Tag Archives: technology

Technological nightmares and extra work

I’ve been working on my storyboards in drips and drabs. Right now I have six in various stages of completion, and some are nearly complete.

There are two stand alone novels, the finale of the Lanternfish trilogy, and three future stories for Lizzie and the hat. I was feeling pretty good about the process. That’s when everything started failing.

The app I’ve been using is called Pinnic. It randomly erased one of my ledger cards. I tried opening and closing, even a reboot. That’s when I discovered another board had the same thing happen to it. Then it started throwing out a random index card that could not be edited or deleted. It also covered another card I would really like to read.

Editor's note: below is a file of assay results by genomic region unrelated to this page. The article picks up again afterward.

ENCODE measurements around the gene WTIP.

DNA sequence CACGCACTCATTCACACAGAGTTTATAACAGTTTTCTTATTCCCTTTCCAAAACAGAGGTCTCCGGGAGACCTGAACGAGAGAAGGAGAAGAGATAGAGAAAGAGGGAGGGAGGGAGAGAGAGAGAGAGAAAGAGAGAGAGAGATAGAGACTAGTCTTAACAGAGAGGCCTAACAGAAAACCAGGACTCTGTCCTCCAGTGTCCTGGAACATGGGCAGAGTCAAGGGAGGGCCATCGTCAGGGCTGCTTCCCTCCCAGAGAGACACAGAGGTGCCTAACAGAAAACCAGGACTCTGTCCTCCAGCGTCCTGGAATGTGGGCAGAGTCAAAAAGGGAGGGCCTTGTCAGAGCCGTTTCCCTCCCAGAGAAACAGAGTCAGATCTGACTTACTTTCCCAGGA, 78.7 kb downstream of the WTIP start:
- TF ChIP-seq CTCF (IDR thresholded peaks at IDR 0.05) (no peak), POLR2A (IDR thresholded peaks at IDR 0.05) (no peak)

What happens is these developers stop updating their apps. It’s happened before. I used to use an app I really liked, but the developers stopped updating and eventually it became unusable. This one was so long ago that I don’t even remember its name. That’s when I switched to Corkulous Pro.

Corkulous Pro also went the way of the dinosaurs and I downloaded Pinnic. They haven’t had an update for a long time, but Apple has had many. You can see where this is going.

Lo and behold, a new developer bought Corkulous Pro about a year ago and resurrected it. It became a subscription based app. It’s like $1.99 per month, but half that for a year at a time. In theory, this is to allow them to keep it updated and trot out some new features on occasion.